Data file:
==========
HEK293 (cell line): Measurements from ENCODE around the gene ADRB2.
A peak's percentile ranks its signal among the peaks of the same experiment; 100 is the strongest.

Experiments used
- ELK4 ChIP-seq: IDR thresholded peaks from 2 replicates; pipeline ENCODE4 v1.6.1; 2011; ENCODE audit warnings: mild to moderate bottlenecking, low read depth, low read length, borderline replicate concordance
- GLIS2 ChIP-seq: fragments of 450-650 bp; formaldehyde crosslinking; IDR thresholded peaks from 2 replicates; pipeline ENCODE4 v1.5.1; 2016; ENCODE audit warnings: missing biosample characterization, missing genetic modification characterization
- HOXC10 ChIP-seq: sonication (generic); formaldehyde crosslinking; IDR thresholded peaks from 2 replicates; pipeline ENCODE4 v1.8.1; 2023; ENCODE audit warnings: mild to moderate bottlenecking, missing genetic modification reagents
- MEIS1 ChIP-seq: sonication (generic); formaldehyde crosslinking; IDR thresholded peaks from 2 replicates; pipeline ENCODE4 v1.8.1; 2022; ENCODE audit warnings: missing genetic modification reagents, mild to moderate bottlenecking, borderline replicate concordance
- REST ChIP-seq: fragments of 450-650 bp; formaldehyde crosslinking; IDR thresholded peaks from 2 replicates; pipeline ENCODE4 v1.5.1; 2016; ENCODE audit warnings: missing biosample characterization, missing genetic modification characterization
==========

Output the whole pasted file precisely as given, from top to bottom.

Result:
HEK293 (cell line): Measurements from ENCODE around the gene ADRB2.
A peak's percentile ranks its signal among the peaks of the same experiment; 100 is the strongest.

Experiments used
- ELK4 ChIP-seq: IDR thresholded peaks from 2 replicates; pipeline ENCODE4 v1.6.1; 2011; ENCODE audit warnings: mild to moderate bottlenecking, low read depth, low read length, borderline replicate concordance
- GLIS2 ChIP-seq: fragments of 450-650 bp; formaldehyde crosslinking; IDR thresholded peaks from 2 replicates; pipeline ENCODE4 v1.5.1; 2016; ENCODE audit warnings: missing biosample characterization, missing genetic modification characterization
- HOXC10 ChIP-seq: sonication (generic); formaldehyde crosslinking; IDR thresholded peaks from 2 replicates; pipeline ENCODE4 v1.8.1; 2023; ENCODE audit warnings: mild to moderate bottlenecking, missing genetic modification reagents
- MEIS1 ChIP-seq: sonication (generic); formaldehyde crosslinking; IDR thresholded peaks from 2 replicates; pipeline ENCODE4 v1.8.1; 2022; ENCODE audit warnings: missing genetic modification reagents, mild to moderate bottlenecking, borderline replicate concordance
- REST ChIP-seq: fragments of 450-650 bp; formaldehyde crosslinking; IDR thresholded peaks from 2 replicates; pipeline ENCODE4 v1.5.1; 2016; ENCODE audit warnings: missing biosample characterization, missing genetic modification characterization